Mark Menzies: MP quits Conservatives after claims he misused party funds

Mark Menzies MP

MP Mark Menzies will stand down at the next election and has quit the Conservative Party, after it found he had shown a "pattern of behaviour" falling below the standards for MPs.

The Fylde MP had been accused of using party money to pay off "bad people".

The party said it "cannot conclude" whether party funds had been misused because the money came from a body that sits outside of its remit.

Mr Menzies has previously strongly denied the allegations.

The MP was suspended from the Conservative Party earlier this week after claims emerged in the Times that he had called a party activist in the early hours of the morning last December to ask for £5,000.

He said he needed the money to pay "bad people" who had locked him in a flat, reportedly saying it was a matter of "life and death",

Mr Menzies was also accused of using £14,000 in party funds to pay for medical bills.

In a statement on Sunday, Mr Menzies said he was standing down "due to the pressures on myself and my elderly mother".

He continued: "This has been a very difficult week for me and I request that my family's privacy is respected."

The Conservative Party said it had concluded an internal investigation, which found the money sent to Mr Menzies "was signed off by the two signatories of Fylde Westminster group".

The party said that group was "outside of the remit" of both the Conservative Party and the local Fylde Conservative Association, adding: "Therefore we cannot conclude that there has been a misuse of Conservative Party funds.

"However, we do believe that there has been a pattern of behaviour that falls below the standards expected of MPs and individuals looking after donations to local campaign funds which lie outside the direct jurisdiction of the Conservative party."

Its investigation also found Mr Menzies may have breached the Nolan principles, which are supposed to guide public office-holders. They are selflessness, integrity, objectivity, accountability, openness, honesty and leadership.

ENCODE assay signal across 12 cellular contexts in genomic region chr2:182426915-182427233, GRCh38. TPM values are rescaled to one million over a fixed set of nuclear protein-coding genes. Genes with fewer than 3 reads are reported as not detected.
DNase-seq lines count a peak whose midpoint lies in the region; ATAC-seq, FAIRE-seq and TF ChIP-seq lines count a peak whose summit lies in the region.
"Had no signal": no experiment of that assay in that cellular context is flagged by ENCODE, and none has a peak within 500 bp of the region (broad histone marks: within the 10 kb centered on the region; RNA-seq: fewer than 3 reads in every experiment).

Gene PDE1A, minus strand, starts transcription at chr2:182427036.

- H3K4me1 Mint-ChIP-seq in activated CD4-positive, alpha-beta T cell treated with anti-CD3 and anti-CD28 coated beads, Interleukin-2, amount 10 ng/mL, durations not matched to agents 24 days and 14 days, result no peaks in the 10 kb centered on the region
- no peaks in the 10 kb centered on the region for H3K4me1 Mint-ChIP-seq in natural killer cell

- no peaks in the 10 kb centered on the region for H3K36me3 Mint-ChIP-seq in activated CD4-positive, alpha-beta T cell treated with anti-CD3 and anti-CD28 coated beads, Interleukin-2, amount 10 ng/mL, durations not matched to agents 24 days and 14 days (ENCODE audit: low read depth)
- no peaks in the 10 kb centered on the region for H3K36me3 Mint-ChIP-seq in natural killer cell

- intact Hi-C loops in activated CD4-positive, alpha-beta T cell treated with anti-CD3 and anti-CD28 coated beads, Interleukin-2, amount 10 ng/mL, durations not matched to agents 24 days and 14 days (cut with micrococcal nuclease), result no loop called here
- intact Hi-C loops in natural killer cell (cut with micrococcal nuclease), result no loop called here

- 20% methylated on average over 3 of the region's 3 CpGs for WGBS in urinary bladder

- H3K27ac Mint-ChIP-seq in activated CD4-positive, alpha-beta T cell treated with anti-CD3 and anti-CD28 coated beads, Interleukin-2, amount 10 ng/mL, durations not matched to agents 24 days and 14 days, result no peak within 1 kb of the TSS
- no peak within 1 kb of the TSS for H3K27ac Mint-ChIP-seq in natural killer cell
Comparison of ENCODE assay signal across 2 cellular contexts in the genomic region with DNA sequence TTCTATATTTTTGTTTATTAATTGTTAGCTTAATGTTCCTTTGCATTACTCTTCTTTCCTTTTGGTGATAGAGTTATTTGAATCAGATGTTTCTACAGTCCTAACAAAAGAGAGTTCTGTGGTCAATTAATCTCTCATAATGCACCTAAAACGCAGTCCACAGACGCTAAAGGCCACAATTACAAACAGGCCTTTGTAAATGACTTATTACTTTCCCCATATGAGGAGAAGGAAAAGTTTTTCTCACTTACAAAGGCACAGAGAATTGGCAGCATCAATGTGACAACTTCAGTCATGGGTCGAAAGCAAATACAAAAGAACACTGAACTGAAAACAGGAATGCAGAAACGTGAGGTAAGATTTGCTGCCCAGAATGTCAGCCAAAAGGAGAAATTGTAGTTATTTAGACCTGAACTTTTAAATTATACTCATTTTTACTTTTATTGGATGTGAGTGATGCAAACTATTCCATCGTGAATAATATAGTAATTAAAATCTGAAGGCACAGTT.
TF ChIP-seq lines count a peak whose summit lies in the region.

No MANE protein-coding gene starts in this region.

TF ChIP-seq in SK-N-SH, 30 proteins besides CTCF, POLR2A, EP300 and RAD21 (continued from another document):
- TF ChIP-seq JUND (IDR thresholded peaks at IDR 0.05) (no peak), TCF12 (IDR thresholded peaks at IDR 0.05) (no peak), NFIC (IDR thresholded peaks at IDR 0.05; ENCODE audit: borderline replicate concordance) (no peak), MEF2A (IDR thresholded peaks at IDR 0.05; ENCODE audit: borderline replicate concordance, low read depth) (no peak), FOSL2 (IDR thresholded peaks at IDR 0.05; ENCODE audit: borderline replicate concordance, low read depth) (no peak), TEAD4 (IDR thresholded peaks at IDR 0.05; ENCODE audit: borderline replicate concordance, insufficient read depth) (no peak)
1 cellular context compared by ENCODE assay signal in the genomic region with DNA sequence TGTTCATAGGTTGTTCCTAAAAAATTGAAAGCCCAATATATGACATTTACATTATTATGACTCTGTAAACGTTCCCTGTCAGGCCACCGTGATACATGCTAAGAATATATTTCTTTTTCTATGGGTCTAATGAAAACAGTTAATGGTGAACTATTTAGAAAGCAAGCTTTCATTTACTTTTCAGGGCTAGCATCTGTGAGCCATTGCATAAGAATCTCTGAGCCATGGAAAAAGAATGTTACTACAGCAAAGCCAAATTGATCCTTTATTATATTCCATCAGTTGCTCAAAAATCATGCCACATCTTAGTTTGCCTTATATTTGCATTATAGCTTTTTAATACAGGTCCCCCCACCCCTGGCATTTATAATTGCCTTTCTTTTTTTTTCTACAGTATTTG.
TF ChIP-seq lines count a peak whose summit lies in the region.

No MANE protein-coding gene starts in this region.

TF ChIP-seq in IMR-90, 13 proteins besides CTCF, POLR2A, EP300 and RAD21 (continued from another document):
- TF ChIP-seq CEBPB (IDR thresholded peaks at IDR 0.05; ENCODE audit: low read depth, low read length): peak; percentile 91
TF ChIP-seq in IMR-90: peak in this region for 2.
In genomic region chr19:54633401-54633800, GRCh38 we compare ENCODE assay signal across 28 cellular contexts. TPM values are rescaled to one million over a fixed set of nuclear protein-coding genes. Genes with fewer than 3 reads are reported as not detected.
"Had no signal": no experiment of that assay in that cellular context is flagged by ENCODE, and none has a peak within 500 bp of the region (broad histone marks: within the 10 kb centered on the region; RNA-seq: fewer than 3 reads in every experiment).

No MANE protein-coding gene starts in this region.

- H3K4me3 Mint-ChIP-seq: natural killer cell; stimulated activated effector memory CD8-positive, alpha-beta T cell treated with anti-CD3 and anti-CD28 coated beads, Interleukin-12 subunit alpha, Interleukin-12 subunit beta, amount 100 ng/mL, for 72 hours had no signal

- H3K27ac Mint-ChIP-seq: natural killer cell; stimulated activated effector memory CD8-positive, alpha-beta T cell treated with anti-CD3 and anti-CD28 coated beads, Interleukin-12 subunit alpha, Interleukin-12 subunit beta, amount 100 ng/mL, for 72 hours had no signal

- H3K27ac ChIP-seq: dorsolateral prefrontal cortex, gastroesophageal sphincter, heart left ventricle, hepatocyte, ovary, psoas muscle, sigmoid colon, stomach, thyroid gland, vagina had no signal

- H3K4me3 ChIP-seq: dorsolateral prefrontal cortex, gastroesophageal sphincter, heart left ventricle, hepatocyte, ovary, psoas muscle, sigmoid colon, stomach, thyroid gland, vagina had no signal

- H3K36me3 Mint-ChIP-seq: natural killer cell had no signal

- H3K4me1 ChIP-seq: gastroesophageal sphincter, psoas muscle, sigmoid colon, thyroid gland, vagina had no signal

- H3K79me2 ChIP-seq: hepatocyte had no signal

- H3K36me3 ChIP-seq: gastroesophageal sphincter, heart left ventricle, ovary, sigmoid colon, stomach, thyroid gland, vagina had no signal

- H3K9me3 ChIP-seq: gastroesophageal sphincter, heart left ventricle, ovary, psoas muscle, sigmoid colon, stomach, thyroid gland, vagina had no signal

Its statement continued: "This is due to the nature of the allegations made, but also the repetitive nature of these separate allegations. These will be reviewed by the Conservative Party's member governance team."

On Friday, Labour Party chairwoman Anneliese Dodds wrote to Lancashire Police urging an investigation.

The force said it had "received a letter detailing concerns around this matter, and we are in the process of reviewing the available information in more detail".

On Sunday, Ms Dodds said the Tory Party - which was first made aware of claims about Mr Menzies in January - needed to "come out of hiding and explain what action they have taken to deal with these shocking allegations".

After announcing the results of its investigation, the Conservatives promised to "share any information with the police if they believe it would be helpful to any investigation they decide to undertake".

It also said "suggestions the party has not been seriously examining this matter are demonstrably false".

The party announced it would retrain individuals across the party on how to manage "accounts which fall outside of the remit of the Conservative Party" and set up a whistleblowing helpline.

Mr Menzies will sit as an independent MP until the next election, which means there will not be a by-election in the constituency.